"Say what you have to say, and not what you ought."
~ Henry David Thoreau

Sunday, February 17, 2013

Reunions and Reflections

Somewhere in the back of my mind I've been vaguely aware that this year marks 25 years since I graduated from high school. Yesterday I was clearly reminded of this fact when one of our class officers created a Weber High Class of 1988 Facebook group. As I scrolled through the pictures of my classmates I was struck by how little everyone has changed. Sure, we're all older now, but when I look at every one's faces I see the person I knew back in high school. This is probably a common phenomenon, as I think it's almost impossible to separate the reality of our aging selves from the shadow of our younger selves. Not to mention the fact that I think we're all a remarkably well preserved group! We for sure don't look like what in high school I imagined 40ish people would look like.

The other thing that struck me was how quickly the past five years have gone by. I don't remember feeling this way in the months leading up to our 20-year reunion. Then it felt like it really had been decades, years in which we were all busy growing up and becoming the adults we are now. But now, five years past that milestone, I can't stop thinking about the next 25 years. My life will be more than half over by then. I'll be 68 years old! It's a humbling perspective, and one that has caused a lot of self reflection over the last 24 hours or so. I can't shake the realization that I still have so many things left in my life that I want to accomplish, and having 25-35 more years to accomplish them doesn't seem like nearly enough time. Of course I know that life doesn't end in our sixties, seventies, or eighties, or in the case of my grandmother, even in the ninth decade of life. But, it does slow down, and the ability to do things that I'll easily be able to do for the next 20 or so years will definitely diminish.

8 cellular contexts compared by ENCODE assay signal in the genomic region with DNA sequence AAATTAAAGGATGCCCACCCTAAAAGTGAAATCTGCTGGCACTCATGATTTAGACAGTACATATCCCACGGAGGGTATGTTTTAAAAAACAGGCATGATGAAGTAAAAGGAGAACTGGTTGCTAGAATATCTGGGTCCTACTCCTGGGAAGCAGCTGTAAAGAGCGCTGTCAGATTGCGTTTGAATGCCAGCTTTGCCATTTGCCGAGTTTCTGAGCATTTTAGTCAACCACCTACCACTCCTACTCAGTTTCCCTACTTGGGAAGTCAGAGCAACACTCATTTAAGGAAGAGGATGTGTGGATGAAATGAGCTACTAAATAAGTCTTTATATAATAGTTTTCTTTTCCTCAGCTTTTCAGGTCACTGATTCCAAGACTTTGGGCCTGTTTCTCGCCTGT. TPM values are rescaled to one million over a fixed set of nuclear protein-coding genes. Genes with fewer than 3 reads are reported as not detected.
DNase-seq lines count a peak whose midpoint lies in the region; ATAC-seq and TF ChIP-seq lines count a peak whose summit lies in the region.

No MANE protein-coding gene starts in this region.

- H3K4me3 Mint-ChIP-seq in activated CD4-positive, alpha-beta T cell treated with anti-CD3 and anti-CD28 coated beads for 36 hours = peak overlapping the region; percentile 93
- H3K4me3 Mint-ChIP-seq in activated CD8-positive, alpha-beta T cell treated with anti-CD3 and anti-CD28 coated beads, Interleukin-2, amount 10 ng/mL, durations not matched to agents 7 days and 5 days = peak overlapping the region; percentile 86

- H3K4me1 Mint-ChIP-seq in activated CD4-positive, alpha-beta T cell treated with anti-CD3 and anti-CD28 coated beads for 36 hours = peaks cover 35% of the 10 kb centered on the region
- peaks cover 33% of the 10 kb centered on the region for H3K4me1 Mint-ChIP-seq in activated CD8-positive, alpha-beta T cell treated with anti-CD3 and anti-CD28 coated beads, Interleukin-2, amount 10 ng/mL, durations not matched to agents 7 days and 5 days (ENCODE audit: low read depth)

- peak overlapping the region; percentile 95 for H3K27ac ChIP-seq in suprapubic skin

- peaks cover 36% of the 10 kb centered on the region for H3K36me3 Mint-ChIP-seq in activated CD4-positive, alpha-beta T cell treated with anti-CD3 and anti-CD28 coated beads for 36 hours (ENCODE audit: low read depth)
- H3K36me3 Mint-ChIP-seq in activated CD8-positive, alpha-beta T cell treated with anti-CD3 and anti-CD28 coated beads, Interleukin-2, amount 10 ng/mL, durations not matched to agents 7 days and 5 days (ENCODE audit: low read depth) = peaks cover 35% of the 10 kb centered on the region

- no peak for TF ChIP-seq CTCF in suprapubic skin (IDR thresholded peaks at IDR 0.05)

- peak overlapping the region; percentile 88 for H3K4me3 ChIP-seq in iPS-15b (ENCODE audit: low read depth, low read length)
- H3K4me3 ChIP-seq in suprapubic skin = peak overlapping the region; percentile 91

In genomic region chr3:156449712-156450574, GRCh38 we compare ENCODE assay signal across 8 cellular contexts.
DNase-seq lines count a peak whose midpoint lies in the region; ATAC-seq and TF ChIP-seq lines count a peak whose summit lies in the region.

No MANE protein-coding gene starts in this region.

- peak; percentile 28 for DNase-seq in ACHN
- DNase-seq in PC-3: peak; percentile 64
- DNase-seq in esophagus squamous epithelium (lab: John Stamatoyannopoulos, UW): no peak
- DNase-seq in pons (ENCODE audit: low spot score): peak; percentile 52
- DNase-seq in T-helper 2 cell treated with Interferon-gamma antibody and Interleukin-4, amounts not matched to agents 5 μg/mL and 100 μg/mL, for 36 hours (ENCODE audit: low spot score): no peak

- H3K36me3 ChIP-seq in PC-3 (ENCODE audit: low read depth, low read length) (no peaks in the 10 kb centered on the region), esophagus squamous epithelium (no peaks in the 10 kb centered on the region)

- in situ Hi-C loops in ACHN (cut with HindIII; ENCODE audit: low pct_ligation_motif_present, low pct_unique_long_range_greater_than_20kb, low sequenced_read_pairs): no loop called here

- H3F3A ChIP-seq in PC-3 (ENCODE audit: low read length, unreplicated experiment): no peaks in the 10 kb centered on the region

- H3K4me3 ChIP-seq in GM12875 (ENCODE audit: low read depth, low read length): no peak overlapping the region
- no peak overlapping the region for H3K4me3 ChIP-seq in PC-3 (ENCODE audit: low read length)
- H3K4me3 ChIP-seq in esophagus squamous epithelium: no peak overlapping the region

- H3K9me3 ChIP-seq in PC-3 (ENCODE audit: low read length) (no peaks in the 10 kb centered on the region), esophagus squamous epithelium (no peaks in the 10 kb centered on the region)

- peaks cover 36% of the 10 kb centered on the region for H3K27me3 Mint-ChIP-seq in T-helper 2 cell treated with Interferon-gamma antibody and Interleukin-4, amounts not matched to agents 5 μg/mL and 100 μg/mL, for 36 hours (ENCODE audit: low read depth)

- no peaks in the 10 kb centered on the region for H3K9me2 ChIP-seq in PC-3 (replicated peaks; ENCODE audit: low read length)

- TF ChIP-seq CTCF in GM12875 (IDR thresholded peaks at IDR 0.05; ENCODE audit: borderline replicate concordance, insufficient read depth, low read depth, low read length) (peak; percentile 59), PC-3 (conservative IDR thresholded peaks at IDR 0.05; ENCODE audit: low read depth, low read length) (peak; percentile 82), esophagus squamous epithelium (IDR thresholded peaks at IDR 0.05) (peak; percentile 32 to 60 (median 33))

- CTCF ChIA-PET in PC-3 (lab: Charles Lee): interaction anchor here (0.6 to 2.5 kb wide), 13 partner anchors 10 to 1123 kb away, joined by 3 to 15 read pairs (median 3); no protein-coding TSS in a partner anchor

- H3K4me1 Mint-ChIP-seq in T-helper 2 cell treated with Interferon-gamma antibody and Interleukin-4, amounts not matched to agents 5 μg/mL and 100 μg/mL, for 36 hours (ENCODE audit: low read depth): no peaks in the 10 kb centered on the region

These thoughts aren't resting that easily with me. I still feel so young, and in many ways like I'm finally figuring out who I am and what I want to be when I grow up. 25 years ago I expected that by the time I was 43 I'd feel more than grown up, that my life would be exactly what I wanted it to be. Ha! Life had other plans, or to be more honest, my life choices led me to where I am now, which isn't exactly what I imagined in May of 1988 when I threw my cap in the air and walked out the doors of Weber High School.